Recommendations on service delivery aimed primarily at health service commissioners. Service delivery guidance focuses on the broad configuration and provision of clinical services.

Specificity (of a test)

The proportion of people classified as negative by the reference standard who are correctly identified by the study test.

Stakeholder scoping workshop

Workshop attended by registered stakeholders before consultation on the guideline scope, to discuss the key clinical issues identified by the scoping group.

Stochastic analysis

A cost-effectiveness analysis in which both costs and effects are determined from data sampled from the same patients in a study.

Study quality

The extent to which a study has conformed to recognised good practice in the design and execution of its research methods.

Synthesis of evidence

A generic term to describe methods used for summarising (comparing and contrasting) evidence in order to address a defined review question. This can include systematic review (with or without meta-analysis), and qualitative and narrative summaries.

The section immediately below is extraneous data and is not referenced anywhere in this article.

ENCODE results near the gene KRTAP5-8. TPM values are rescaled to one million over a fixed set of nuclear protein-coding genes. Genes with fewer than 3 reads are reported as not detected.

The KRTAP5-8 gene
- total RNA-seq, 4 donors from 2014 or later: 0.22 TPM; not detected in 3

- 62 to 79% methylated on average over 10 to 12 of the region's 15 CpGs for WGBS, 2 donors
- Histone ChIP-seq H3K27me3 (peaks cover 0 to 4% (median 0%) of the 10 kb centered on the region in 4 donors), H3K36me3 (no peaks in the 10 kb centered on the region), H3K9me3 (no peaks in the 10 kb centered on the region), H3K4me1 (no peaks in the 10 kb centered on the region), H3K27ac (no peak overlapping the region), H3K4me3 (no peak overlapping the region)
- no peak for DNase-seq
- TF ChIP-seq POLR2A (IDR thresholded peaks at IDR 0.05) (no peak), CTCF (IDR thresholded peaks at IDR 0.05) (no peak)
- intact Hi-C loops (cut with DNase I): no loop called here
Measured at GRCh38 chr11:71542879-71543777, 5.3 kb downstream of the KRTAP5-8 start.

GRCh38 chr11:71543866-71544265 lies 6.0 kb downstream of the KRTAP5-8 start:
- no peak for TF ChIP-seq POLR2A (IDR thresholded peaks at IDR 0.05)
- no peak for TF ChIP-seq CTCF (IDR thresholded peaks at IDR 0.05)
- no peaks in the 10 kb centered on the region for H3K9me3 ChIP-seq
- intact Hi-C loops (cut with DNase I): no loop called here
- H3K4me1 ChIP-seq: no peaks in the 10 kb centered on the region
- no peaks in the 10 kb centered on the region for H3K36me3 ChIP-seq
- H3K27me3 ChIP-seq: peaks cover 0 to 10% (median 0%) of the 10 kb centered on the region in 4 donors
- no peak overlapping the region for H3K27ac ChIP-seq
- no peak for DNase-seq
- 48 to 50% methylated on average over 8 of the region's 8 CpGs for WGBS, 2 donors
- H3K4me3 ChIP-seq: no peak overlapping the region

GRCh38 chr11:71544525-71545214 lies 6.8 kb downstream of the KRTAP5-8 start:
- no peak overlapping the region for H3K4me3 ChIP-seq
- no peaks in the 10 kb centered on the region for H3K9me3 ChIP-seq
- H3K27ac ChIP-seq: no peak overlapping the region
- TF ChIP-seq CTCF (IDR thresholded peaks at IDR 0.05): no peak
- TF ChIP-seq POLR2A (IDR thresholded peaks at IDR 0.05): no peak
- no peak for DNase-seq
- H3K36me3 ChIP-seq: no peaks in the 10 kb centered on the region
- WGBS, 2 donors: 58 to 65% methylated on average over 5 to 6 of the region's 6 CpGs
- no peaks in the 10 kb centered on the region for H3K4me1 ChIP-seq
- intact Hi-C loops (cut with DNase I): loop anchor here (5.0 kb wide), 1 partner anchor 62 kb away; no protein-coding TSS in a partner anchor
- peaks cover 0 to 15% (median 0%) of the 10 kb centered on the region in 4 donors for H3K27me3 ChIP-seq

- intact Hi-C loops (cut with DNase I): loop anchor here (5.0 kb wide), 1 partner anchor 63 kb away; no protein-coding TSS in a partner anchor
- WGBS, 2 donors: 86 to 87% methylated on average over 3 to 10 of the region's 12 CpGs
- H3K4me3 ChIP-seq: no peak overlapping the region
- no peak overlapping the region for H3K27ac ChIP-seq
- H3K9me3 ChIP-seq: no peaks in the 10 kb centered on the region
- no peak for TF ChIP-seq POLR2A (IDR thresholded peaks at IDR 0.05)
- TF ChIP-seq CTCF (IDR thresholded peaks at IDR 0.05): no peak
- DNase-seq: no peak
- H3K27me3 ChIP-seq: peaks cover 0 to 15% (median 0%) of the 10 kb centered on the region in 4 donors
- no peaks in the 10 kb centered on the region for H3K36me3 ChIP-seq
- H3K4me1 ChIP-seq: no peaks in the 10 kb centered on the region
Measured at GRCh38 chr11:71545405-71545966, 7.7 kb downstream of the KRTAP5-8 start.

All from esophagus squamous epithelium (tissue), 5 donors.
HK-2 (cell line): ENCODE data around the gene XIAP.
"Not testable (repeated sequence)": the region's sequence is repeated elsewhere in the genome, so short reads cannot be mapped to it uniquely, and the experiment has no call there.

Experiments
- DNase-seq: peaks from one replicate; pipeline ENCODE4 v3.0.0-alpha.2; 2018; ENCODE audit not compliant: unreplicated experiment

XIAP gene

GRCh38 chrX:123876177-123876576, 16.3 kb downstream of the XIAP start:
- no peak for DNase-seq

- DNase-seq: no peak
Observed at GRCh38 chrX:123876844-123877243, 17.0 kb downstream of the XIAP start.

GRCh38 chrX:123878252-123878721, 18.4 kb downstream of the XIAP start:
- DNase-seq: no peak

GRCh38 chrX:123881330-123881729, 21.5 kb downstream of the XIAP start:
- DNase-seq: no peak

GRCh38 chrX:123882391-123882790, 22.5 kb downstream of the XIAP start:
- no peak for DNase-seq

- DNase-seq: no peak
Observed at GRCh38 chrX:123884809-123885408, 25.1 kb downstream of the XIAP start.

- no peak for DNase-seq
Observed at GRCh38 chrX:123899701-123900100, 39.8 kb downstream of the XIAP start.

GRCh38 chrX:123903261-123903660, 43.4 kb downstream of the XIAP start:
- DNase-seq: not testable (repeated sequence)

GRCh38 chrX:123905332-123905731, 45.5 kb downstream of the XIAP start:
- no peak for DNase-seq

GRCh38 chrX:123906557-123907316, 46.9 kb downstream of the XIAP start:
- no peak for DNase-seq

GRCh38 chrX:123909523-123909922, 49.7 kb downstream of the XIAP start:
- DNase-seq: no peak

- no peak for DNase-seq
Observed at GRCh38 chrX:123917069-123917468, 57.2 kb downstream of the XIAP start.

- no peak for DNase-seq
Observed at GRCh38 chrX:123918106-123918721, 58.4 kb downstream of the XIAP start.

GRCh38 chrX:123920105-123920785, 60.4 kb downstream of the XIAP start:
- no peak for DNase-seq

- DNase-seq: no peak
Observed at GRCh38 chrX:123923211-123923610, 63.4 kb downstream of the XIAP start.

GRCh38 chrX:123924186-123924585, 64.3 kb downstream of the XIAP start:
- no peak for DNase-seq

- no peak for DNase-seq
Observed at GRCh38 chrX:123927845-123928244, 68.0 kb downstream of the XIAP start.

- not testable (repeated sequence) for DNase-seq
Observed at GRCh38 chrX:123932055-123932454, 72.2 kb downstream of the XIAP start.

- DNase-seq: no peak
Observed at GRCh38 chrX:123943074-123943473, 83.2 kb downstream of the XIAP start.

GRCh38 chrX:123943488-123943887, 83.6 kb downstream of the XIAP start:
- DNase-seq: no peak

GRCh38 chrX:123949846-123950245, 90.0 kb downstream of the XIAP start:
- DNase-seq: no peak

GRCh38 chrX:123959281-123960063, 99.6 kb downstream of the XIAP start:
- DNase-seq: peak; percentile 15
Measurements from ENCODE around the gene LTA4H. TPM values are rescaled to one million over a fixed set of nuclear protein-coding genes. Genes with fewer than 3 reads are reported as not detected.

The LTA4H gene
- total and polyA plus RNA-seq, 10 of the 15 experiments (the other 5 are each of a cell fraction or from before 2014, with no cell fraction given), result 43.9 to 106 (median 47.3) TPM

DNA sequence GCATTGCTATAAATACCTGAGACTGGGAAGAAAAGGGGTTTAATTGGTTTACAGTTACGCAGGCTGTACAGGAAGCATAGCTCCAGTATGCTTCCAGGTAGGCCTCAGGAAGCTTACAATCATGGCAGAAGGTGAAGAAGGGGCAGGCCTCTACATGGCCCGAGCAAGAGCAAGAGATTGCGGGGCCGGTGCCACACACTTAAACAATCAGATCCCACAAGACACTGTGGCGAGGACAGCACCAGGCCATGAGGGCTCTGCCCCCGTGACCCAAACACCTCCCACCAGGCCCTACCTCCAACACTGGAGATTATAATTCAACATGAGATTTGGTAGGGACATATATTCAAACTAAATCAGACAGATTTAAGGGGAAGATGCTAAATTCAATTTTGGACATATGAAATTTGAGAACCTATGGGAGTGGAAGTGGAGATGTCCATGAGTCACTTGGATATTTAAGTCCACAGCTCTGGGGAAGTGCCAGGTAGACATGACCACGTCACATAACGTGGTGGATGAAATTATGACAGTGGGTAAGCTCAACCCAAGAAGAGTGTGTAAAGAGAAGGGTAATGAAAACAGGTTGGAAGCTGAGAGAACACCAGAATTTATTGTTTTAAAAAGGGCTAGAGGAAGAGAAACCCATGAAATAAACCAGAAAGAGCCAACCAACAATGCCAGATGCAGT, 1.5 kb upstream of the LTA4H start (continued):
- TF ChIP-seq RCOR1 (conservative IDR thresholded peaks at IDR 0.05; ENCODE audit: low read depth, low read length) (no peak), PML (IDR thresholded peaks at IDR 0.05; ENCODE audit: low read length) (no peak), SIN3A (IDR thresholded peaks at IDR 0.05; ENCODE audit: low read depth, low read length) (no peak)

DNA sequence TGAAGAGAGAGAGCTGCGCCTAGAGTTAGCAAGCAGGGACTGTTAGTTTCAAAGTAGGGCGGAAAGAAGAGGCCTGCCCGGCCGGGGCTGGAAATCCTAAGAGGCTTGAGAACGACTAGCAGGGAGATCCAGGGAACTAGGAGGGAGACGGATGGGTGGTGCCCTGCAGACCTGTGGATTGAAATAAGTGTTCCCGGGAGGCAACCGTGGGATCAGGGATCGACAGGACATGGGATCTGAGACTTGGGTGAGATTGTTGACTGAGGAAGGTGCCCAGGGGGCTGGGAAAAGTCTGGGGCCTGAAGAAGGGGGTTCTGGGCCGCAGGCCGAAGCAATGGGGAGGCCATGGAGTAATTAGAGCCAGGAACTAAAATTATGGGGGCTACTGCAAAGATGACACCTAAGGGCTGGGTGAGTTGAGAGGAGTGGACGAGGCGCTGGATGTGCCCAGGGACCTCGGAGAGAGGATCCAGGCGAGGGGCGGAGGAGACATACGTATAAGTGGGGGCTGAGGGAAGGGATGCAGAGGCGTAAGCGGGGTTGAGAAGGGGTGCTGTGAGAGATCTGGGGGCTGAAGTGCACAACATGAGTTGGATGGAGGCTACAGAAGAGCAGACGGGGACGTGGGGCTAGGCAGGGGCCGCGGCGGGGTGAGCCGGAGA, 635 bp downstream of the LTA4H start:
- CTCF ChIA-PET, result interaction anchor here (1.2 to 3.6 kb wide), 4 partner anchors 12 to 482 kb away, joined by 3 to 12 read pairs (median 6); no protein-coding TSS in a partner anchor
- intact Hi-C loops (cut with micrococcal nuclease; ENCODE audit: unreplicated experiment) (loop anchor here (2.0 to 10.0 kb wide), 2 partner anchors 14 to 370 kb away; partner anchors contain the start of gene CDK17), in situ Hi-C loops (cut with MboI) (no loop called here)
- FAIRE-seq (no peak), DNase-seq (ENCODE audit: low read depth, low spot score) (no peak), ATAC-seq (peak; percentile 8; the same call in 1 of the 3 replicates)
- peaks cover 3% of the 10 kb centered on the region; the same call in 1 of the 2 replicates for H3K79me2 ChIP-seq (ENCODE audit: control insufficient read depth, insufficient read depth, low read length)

Systematic review

Research that summarises the evidence on a clearly formulated review question according to a predefined protocol using systematic and explicit methods to identify, select and appraise relevant studies, and to extract, collate and report their findings. It may or may not use statistical meta-analysis.

Technology assessment

The process of evaluating the clinical, economic and other evidence relating to use of a technology in order to formulate guidance on its most efficient use.

'Test and treat' study

A study that compares outcomes of patients after a diagnostic test (in combination with a management strategy) with those of patients who receive the usual diagnostic or management strategy.

Time horizon

The time span that reflects the period over which the main differences between interventions in health effects and use of healthcare resources are expected to be experienced, taking into account the limitations of supportive evidence.

Treatment allocation

The process by which study participants are allocated to a treatment group.

Treatment options

The choices of intervention available.


A document prepared by the National Collaborating Centre (NCC) or Internal Clinical Guidelines Programme that sets out the methods and timelines for each guideline. It is an internal document that provides the reference from which the progress of the work can be assessed.